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ombudsman news

issue 91

December 2010 / January 2011

ombudsman news "Q&A" page

featuring questions that businesses and advice workers have raised recently with the ombudsman's technical advice desk - our free, expert service for professional complaints-handlers.

What's the latest on the judicial review on payment protection insurance (PPI) complaints - being brought by the British Bankers Association (BBA) against the FSA and the ombudsman- And how is it affecting PPI complaints with the ombudsman-

On 8 October 2010 - on behalf of a number of high-street banks - the British Bankers Association (BBA) filed papers in the High Court requesting a judicial review of the Financial Services Authority (FSA) and the Financial Ombudsman Service.

This is a legal challenge relating to:

  • the FSA's new payment protection insurance (PPI) complaints-handling measures that came into force on 1 December 2010 and
  • information on our website about the approach we take to consumers' complaints that they have been sold PPI policies inappropriately.

The judicial review is scheduled to take place in the High Court in London during the week beginning Monday 24 January 2011.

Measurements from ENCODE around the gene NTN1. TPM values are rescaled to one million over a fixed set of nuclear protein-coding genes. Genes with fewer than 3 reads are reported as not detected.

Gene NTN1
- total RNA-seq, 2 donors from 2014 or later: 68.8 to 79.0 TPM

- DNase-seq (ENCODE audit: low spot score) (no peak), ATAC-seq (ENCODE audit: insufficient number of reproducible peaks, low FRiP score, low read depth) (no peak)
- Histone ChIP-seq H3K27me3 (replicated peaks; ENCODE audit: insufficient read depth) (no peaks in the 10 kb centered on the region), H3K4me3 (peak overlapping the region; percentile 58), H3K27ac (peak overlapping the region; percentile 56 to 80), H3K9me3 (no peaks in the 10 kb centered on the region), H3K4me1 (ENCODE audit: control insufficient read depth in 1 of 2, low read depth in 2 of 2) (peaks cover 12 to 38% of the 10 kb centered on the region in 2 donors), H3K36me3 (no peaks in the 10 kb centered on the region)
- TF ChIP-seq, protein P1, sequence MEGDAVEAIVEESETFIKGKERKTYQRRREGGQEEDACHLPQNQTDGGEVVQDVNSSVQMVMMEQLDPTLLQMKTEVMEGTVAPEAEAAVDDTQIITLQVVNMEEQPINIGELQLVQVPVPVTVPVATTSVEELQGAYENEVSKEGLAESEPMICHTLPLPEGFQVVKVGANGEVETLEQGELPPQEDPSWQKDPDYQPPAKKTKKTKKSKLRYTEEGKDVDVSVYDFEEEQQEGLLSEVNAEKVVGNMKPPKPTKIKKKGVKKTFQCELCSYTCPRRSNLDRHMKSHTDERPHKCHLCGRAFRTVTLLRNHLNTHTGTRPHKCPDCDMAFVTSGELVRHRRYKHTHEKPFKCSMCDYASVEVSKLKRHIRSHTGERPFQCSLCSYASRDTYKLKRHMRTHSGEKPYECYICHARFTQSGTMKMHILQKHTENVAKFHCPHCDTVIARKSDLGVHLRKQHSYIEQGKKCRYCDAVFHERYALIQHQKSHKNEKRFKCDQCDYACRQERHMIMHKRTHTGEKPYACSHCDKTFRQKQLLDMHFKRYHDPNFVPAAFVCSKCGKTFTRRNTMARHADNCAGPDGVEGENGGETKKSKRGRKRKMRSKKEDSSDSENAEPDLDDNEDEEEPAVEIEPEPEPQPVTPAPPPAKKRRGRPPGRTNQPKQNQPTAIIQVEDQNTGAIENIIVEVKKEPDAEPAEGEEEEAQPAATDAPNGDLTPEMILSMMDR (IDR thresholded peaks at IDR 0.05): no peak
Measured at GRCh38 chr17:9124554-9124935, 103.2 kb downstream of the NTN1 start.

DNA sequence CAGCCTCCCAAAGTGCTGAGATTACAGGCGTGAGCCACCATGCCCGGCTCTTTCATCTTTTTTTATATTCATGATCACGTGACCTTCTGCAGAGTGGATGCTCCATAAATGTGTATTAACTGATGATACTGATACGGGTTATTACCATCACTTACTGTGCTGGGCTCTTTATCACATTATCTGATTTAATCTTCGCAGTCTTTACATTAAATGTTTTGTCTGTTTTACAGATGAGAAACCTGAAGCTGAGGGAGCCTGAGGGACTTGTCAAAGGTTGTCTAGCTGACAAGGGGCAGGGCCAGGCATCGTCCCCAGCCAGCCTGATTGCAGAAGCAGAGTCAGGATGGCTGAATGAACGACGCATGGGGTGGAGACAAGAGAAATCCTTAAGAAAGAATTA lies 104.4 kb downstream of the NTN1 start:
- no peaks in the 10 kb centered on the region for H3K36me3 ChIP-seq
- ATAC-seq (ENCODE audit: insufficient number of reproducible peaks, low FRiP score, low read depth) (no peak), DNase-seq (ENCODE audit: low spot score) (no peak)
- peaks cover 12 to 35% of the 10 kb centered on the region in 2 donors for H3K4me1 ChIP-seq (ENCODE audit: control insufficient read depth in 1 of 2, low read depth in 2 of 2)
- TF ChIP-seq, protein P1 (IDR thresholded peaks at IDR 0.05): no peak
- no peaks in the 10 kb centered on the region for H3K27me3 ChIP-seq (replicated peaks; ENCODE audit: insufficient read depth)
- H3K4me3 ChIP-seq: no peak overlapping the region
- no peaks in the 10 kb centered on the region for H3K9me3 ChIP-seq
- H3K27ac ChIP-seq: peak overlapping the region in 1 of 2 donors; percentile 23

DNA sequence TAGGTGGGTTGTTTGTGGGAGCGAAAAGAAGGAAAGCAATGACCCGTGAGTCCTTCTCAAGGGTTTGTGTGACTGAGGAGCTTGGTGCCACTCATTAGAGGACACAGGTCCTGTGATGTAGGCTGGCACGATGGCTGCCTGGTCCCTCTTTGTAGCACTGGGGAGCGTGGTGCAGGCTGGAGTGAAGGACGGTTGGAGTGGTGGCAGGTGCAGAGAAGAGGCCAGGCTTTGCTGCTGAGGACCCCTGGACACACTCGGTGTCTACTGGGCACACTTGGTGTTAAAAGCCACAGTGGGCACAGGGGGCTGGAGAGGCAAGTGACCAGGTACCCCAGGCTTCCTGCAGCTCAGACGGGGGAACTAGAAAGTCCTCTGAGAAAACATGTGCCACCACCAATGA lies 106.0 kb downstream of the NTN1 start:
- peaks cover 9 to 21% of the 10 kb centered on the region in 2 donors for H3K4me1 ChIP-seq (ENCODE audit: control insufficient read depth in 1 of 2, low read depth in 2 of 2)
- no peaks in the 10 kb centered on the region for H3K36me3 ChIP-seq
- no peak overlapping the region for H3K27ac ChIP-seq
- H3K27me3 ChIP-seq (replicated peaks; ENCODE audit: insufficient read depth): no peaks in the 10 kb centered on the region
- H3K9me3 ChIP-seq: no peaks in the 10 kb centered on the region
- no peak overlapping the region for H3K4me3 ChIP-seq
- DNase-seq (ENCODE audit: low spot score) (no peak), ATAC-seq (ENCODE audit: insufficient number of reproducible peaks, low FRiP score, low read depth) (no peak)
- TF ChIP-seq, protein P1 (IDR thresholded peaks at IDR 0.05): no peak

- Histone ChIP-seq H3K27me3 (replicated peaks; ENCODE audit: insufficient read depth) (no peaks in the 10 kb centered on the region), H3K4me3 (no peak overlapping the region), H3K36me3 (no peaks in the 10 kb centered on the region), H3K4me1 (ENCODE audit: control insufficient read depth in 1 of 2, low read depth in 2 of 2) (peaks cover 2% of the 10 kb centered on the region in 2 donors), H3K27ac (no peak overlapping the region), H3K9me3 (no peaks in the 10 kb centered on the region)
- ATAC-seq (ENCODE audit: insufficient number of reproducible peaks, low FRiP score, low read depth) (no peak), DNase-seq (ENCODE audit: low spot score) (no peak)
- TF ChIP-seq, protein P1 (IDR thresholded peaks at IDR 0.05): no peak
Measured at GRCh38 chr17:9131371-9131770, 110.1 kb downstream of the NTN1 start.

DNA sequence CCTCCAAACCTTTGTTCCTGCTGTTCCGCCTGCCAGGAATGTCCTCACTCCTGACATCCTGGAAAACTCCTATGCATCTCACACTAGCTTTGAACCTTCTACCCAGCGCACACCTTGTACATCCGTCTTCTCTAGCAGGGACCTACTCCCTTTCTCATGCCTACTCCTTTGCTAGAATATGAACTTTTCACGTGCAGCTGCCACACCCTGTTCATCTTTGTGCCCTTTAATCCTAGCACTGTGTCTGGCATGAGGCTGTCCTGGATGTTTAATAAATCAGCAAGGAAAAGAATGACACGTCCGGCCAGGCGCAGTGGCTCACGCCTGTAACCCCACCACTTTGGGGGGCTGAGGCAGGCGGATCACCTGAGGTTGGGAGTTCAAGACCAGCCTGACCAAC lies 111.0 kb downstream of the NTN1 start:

At the time the BBA launched its legal challenge, we confirmed that we would continue to deal with PPI complaints, while awaiting the outcome of the court case. This has meant that we have continued to receive and process new PPI cases - now being referred to us at a rate of up to 2,500 each week.

This number has been increasing. Many businesses are continuing to handle complaints as normal but some have decided that they will not respond substantively to many PPI complaints until the final legal outcome is known.

The consumers in these cases can still bring their complaints to us - but only once they have first given the business eight weeks (the time the business has to sort out complaints under the FSA's 'DISP' complaints rules).

The increase in PPI cases referred to us by consumers, where the businesses involved have not set out their conclusions on the complaints by the end of that eight-week period, means the rate at which we can settle these cases is now slowing down.

Where businesses do not set out clear views on cases, it will be difficult for our adjudicators to resolve cases informally. Inevitably this can only result in further delays and additional costs.

We regret any reduction in service levels for customers with PPI complaints. Consumers and businesses with complaints about all other financial products and services will remain unaffected by this.

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ombudsman news gives general information on the position at the date of publication. It is not a definitive statement of the law, our approach or our procedure.

The illustrative case studies are based broadly on real-life cases, but are not precedents. Individual cases are decided on their own facts.